"This test, that test, that test" - Tolerating Intensive Testing with Multiple Professionals
The actual diagnostic testing was a very long and difficult process for families, with parents using words such as "mission" or "saga" to describe the experience. Such undertakings meant long waits for referrals or diagnostic tests, dealing with multiple professionals, and watching their child go through sometimes painful procedures.
All families reported intensive testing and dealing with multiple professionals. Testing lasted from 1 year to 7 ½ years, with some parents never receiving a differential diagnosis for their child. Parents described the frustrating process of seeing specialist after specialist, extensive hospital stays, and going back and forth between hospitals. The following excerpt from Francine, the mother of a daughter with Angelman syndrome, illustrates the number of medical professionals that families dealt with in their search for a differential diagnosis.
"Well, there was the pediatrician, the neurologist, there was the eye specialist, the cardiologist, the physical medicine doctor, the dietician, the gastro-intestinal specialist, and kidney specialist, I think that's it&ldots; Oh yeah, physiotherapist and occupational therapist, this is all leading up to the diagnosis."
After the intensive testing, Phoebe, Ingrid, Deborah, Gillian, and Judy grew tired of the process and just wanted to get on with life and deal with the presenting issues. They may have felt pressure from professionals to get a diagnosis or wanted to discontinue the process due to guilt for putting their child through an arduous experience. "I don't want his whole life spent in and out of doctor's offices," states Phoebe, the mother of a son with an unidentified autism spectrum disorder.
"The doctor told me I was crazy" - Sensing Rigidity in Thinking by Medical Professionals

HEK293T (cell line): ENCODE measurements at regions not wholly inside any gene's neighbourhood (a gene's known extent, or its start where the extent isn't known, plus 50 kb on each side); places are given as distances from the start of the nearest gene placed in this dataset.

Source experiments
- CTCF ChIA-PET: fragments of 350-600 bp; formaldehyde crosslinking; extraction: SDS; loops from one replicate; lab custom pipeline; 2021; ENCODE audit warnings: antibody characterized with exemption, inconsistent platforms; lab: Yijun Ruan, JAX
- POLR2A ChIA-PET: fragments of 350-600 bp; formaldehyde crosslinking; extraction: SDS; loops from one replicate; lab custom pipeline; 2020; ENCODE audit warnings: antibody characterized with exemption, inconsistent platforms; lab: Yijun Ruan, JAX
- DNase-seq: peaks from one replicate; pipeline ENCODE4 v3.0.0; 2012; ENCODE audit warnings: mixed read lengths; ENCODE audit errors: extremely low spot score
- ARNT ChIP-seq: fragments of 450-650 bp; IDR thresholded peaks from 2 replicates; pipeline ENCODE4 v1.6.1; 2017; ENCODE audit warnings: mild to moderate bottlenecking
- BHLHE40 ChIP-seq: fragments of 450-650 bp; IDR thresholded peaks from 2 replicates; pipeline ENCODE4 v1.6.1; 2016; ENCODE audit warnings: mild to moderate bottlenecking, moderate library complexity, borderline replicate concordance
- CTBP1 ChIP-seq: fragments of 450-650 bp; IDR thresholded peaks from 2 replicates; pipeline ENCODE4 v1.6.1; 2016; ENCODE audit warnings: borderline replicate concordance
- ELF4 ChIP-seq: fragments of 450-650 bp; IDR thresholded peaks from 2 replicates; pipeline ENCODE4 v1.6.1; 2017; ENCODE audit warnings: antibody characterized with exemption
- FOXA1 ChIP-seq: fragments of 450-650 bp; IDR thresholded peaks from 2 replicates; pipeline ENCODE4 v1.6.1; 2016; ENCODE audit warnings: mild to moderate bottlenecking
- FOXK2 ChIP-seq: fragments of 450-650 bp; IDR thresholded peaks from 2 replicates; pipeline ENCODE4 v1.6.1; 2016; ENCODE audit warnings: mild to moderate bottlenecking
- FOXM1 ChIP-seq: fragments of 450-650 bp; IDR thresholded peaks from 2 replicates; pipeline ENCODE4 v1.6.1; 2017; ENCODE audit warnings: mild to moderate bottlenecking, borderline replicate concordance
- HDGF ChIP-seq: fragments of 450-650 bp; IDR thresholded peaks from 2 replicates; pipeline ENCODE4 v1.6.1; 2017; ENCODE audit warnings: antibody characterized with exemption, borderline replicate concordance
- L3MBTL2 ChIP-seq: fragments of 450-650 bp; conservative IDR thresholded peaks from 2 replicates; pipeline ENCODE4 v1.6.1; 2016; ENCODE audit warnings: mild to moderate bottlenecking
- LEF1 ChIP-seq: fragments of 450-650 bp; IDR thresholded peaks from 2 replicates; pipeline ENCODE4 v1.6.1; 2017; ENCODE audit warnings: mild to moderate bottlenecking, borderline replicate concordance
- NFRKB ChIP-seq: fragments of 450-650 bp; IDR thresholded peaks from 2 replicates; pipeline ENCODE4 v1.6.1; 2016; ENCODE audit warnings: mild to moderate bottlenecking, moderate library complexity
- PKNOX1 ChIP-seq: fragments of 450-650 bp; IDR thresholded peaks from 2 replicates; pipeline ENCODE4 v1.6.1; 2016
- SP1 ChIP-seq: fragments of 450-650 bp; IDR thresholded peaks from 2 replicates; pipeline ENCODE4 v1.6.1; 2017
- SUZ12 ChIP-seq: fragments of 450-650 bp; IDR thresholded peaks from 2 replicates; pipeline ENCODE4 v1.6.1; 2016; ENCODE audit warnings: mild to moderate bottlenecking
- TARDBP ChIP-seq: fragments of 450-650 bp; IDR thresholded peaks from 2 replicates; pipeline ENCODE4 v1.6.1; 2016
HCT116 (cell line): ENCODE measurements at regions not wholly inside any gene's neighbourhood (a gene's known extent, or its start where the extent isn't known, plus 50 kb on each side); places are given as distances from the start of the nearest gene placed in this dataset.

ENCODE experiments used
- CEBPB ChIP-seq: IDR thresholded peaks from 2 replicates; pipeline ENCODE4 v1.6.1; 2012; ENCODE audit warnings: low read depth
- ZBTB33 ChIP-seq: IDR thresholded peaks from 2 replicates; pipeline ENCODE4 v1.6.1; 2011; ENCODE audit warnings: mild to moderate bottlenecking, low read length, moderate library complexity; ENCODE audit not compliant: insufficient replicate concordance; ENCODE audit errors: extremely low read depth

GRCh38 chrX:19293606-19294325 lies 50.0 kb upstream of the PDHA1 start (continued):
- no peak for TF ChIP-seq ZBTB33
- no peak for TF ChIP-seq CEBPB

Parents said that some professionals did not listen to parental concerns and relied more on diagnostic tools such as "checklists." Parents perceived this as "being rigid" (Farah). Nine parents reported discontent with professionals' receptiveness to their anxieties about their child, which was often reflected in the manner in which the diagnostic process was conducted.
All parents suspected that something was wrong with their child before the medical professionals; Francine and Kathy even suspected difficulties prenatally. "The diagnosis wasn't all that big of a deal. I knew there was a developmental delay. I figured that out. I was just waiting for other people to figure it out," recalls Judy, the mother of a daughter with unidentified developmental delay. Nine parents described having to fight to get doctors to take their concerns seriously. As Judy remembers, "The doctor not listening to me was the most difficult part of the process, and I'm sure every parent has their own version of that story."
Because parents felt that doctors were not listening to concerns, Nina, Gillian, Deborah, Shannon, Phoebe, and Ingrid grew frustrated, and in order to initiate the diagnostic process they believed they had to be persistent. Unfortunately, it often took significant medical issues before medical professionals would get the process started. Nina, the mother of a son with unidentified developmental delay, recalls, "Once he was so sick he couldn't move, people listened. Before that he was ill quite often for about a year, and I was told it was just a virus, time and time again that [it] would go away. Some virus."